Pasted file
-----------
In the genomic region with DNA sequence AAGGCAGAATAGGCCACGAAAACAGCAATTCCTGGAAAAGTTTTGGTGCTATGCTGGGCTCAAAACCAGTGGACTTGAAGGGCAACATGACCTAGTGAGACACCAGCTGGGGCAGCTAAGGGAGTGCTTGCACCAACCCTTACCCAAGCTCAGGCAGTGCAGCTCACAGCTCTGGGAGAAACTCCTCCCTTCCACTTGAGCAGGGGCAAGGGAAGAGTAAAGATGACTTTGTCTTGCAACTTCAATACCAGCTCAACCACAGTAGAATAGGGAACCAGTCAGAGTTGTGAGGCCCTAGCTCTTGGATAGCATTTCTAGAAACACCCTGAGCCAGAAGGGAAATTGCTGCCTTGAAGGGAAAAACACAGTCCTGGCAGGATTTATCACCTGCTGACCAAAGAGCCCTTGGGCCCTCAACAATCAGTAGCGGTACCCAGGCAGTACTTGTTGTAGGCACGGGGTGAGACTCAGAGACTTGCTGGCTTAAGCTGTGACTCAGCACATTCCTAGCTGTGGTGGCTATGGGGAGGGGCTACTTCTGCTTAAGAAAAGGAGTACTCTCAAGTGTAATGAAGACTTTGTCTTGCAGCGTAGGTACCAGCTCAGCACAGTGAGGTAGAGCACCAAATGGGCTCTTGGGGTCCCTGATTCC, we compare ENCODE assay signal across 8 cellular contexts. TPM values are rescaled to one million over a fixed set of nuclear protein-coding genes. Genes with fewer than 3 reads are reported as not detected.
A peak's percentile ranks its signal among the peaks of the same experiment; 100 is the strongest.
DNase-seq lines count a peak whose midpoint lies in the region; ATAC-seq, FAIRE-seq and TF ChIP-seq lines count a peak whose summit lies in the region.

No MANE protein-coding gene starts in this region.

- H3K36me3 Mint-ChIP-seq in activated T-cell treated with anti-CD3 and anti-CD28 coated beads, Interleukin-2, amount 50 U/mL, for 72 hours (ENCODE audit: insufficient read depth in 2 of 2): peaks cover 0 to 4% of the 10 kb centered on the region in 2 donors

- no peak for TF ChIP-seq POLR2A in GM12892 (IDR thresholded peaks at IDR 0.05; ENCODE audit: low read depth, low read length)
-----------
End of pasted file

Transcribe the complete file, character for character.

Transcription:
In the genomic region with DNA sequence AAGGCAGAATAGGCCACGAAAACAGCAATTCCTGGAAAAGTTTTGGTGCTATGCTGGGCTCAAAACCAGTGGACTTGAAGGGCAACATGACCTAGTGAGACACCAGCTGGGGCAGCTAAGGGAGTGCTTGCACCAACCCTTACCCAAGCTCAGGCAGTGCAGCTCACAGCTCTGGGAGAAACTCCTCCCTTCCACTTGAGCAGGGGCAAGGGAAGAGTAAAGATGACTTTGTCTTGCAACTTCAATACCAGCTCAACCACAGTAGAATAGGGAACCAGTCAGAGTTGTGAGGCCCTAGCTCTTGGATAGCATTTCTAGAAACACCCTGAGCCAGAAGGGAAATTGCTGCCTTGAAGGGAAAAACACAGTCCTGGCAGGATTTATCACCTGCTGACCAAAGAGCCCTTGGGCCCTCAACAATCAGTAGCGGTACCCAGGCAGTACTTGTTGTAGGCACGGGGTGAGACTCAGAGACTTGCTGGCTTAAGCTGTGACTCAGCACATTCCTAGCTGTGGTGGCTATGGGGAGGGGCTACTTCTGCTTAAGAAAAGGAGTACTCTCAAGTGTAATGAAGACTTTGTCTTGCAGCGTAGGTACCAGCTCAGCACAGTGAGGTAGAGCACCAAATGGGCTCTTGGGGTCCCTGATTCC, we compare ENCODE assay signal across 8 cellular contexts. TPM values are rescaled to one million over a fixed set of nuclear protein-coding genes. Genes with fewer than 3 reads are reported as not detected.
A peak's percentile ranks its signal among the peaks of the same experiment; 100 is the strongest.
DNase-seq lines count a peak whose midpoint lies in the region; ATAC-seq, FAIRE-seq and TF ChIP-seq lines count a peak whose summit lies in the region.

No MANE protein-coding gene starts in this region.

- H3K36me3 Mint-ChIP-seq in activated T-cell treated with anti-CD3 and anti-CD28 coated beads, Interleukin-2, amount 50 U/mL, for 72 hours (ENCODE audit: insufficient read depth in 2 of 2): peaks cover 0 to 4% of the 10 kb centered on the region in 2 donors

- no peak for TF ChIP-seq POLR2A in GM12892 (IDR thresholded peaks at IDR 0.05; ENCODE audit: low read depth, low read length)